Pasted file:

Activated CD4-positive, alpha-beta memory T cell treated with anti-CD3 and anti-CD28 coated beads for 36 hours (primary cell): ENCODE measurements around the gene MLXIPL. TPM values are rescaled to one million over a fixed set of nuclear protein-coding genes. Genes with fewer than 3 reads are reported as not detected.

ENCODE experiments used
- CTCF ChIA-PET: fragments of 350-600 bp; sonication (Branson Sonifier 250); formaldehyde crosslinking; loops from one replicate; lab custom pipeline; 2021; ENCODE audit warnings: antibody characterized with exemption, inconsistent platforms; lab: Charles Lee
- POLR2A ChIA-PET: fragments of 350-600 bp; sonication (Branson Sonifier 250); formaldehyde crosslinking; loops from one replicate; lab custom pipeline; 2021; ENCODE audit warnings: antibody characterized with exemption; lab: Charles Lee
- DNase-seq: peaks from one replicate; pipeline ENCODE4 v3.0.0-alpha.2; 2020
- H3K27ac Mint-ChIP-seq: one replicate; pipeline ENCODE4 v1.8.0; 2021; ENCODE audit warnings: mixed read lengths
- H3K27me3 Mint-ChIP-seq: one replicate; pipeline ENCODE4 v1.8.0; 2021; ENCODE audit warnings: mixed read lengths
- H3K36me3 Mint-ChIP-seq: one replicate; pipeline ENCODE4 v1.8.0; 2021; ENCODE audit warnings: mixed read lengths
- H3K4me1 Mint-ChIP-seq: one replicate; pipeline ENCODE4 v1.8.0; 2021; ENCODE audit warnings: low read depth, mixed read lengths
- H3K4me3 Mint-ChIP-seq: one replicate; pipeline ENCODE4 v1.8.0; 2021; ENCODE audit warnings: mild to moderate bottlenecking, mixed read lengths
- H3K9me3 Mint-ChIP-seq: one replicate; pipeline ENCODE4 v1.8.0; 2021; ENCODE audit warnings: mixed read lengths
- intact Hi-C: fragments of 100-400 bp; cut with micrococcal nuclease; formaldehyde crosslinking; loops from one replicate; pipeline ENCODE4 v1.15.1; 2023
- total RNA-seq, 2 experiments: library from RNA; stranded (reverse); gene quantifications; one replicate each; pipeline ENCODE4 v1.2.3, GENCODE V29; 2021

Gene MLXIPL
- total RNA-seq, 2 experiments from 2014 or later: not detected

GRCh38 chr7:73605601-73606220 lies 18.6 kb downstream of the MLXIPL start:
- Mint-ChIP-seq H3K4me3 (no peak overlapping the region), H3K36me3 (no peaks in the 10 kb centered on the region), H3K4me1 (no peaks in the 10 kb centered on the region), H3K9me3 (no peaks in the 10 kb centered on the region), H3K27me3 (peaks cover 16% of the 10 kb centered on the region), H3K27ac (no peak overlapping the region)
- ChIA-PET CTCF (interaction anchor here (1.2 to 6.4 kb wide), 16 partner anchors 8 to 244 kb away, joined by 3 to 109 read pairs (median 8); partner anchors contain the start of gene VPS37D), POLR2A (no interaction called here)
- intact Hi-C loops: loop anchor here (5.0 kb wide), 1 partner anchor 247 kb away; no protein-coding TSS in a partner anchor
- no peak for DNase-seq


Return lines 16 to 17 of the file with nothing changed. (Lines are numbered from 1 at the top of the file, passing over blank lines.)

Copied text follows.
GRCh38 chr7:73605601-73606220 lies 18.6 kb downstream of the MLXIPL start:
- Mint-ChIP-seq H3K4me3 (no peak overlapping the region), H3K36me3 (no peaks in the 10 kb centered on the region), H3K4me1 (no peaks in the 10 kb centered on the region), H3K9me3 (no peaks in the 10 kb centered on the region), H3K27me3 (peaks cover 16% of the 10 kb centered on the region), H3K27ac (no peak overlapping the region)